According to Ryan, crypto holders seem to deserve a little more credit than most are willing to give them. “While we initially supposed that this would be due to traders trying to materialize losses (as a result of the bear market) and offset other gains, our research has indicated that the bulk of those filing are actually reporting gains,” he said.
Why Might Hodlers Be Paying More Taxes?
Even if the automated tax payment services that are available to most crypto holders are a little clunky, the fact that so many of them exist in the first place could be part of the reason why most hodlers will file this year.
Indeed, even Turbotax now has a built-in cryptocurrency tax-filing extension. The company has announced three cryptocurrency-related partnerships this year, including one with Coinbase.
— LoneWolf (@LWDayTrading) January 23, 2019
Another factor that may drive filing up is the influx of institutional capital and professional traders that has come into the cryptocurrency space over the course of the last year and a half. Corporate entities who come into the crypto space have far higher incentive to be honest in their tax filings than the average individual holder.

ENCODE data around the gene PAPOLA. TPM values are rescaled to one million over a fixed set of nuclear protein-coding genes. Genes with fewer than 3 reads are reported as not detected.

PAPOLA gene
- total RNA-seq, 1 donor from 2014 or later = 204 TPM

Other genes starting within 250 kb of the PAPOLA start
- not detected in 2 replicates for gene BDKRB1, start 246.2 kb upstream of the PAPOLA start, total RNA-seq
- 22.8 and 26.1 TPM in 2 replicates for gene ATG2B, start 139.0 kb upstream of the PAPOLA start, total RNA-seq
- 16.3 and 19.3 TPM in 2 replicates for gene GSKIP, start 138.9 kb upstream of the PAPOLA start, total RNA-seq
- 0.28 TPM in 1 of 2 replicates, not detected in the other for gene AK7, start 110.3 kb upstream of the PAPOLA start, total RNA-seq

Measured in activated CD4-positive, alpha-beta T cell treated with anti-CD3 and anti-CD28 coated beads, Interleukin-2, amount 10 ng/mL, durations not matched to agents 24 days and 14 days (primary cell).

As their need for cryptocurrency tax-filing services grows, the cryptocurrency tax-filing industry grows. Thus, more services become available to cryptocurrency companies and cryptocurrency-hodling individuals, and more cryptocurrency hodlers will use the available services to file their taxes.
Ignorance or Willful Negligence?
While crypto holders may be a little more honest than we think, there are still many who choose not to report their cryptocurrency gains and losses. Each individual has their own reason for deciding to file or not file on their crypto, but non-reporting hodlers generally fall into two categories.
There are those that are intentionally using cryptocurrency as a way to avoid paying taxes. The anonymous nature of most cryptocurrencies makes it possible for users to keep their savings in cryptocurrency form so that no government can see exactly how much you may owe (although most cryptocurrencies are not as anonymous as most people seem to think.)